More than Night: Film Noir in Its Contexts
University of California Press, 14 sty 2008 - 408
"Film noir" evokes memories of stylish, cynical, black-and-white movies from the 1940s and '50s—melodramas about private eyes, femmes fatales, criminal gangs, and lovers on the run. James Naremore's prize-winning book discusses these pictures, but also shows that the central term is more complex and paradoxical than we realize. It treats noir as a term in criticism, as an expression of artistic modernism, as a symptom of Hollywood censorship and politics, as a market strategy, as an evolving style, and as an idea that circulates through all the media. This new and expanded edition of More Than Night contains an additional chapter on film noir in the twenty-first century.
Co mówią ludzie - Napisz recenzję
Nie znaleziono żadnych recenzji w standardowych lokalizacjach.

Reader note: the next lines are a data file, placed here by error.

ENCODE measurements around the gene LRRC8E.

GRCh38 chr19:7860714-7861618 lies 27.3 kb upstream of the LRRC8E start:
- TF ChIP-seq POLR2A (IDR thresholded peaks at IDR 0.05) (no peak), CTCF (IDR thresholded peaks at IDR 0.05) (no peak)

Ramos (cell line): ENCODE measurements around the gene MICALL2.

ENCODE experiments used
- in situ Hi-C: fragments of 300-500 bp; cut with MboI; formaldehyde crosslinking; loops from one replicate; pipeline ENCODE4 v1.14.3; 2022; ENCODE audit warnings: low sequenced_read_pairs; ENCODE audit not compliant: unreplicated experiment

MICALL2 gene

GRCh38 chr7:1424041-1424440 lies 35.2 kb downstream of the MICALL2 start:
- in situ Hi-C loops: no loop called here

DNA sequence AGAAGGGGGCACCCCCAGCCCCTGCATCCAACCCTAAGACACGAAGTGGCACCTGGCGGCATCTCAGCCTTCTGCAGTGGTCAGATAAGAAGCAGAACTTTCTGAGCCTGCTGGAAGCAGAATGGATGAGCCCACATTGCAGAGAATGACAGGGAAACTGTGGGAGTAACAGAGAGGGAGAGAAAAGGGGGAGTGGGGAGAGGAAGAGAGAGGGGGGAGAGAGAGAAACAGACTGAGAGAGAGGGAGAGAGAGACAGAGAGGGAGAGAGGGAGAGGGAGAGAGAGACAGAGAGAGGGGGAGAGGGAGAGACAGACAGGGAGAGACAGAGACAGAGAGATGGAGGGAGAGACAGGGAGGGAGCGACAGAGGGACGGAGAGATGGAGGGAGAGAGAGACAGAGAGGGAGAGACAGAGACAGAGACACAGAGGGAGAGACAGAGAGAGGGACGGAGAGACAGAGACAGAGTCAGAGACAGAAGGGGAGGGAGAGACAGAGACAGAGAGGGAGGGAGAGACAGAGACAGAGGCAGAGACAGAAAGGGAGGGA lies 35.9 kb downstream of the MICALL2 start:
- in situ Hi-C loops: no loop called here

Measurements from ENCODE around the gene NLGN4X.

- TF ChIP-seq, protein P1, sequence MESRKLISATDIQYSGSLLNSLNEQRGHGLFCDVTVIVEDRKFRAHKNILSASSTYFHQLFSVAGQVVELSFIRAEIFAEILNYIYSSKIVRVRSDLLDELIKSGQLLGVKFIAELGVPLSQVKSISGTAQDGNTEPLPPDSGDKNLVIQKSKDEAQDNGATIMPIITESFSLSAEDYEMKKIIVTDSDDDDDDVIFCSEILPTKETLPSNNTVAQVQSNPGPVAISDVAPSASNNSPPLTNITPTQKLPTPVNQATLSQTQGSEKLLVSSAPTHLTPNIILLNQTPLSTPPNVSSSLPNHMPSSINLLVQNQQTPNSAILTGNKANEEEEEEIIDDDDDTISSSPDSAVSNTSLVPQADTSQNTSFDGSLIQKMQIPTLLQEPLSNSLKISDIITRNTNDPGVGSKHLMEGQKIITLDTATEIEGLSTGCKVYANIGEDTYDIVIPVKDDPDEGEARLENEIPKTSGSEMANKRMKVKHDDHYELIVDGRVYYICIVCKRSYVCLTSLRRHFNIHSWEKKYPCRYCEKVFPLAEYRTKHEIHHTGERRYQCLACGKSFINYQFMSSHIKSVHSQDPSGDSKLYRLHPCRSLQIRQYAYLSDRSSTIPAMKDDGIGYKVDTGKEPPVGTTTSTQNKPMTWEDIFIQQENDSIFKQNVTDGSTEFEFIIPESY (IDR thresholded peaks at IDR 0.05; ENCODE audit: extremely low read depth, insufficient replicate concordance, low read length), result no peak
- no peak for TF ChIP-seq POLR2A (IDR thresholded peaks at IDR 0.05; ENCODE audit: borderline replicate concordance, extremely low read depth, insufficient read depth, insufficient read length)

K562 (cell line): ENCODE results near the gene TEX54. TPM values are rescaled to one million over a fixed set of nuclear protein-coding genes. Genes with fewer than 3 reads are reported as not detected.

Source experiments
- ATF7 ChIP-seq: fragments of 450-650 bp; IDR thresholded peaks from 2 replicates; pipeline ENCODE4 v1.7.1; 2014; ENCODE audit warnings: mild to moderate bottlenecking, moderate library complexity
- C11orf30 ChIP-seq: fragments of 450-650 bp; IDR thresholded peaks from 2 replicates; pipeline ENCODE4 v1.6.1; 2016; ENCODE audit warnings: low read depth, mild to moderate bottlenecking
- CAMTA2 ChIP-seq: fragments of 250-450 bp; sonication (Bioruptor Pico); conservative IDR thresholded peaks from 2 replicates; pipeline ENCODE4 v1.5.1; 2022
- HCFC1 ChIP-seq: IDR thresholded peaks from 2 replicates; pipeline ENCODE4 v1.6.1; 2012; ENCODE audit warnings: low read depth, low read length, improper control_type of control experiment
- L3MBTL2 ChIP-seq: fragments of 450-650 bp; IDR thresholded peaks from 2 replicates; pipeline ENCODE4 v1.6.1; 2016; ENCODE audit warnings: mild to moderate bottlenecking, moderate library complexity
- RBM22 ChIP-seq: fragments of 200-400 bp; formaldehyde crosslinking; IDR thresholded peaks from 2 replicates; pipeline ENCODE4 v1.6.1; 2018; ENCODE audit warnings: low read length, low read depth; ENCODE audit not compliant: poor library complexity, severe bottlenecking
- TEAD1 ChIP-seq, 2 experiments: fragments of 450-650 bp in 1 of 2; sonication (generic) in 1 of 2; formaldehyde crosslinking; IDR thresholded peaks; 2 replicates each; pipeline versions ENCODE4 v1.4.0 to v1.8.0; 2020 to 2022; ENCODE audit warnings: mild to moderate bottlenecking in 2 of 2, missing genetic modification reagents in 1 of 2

THREE CASE STUDIES
CENSORSHIP AND POLITICS
BUDGETS AND CRITICAL DISCRIMINATION
STYLES OF NOIR
6 THE OTHER SIDE OF THE STREET
7 THE NOIR MEDIASCAPE
Inne wydania - Wyświetl wszystko
adaptation American film noir Angeles artistic audience become black and white black-and-white Blue Blue Dahlia Bogart Breen Office camera censorship characters Chaumeton Chinatown cinema cited parenthetically classic color comic contemporary create crime critical Crossfire culture dark Dashiell Dashiell Hammett decade described detective director discussion Double Indemnity dream example FIGURE film noir film’s filmmakers French gangster genre Greene Greene’s Gun Crazy Hammett hard-boiled Hitchcock Hollywood images James John killer Kiss Me Deadly Lady from Shanghai light look low-budget male Maltese Falcon Marlowe melodrama modernism modernist Mulholland Dr murder narration narrative neo-noir night noirlike novel offscreen Orson parody photographed played police political postmodern private eye production protagonist Pulp Fiction quoted Raymond Chandler remarks Robert scene screenplay script seems sexual shot social stars story streets studio style surrealist theaters theme thrillers tion violence Welles’s Wilder woman writers York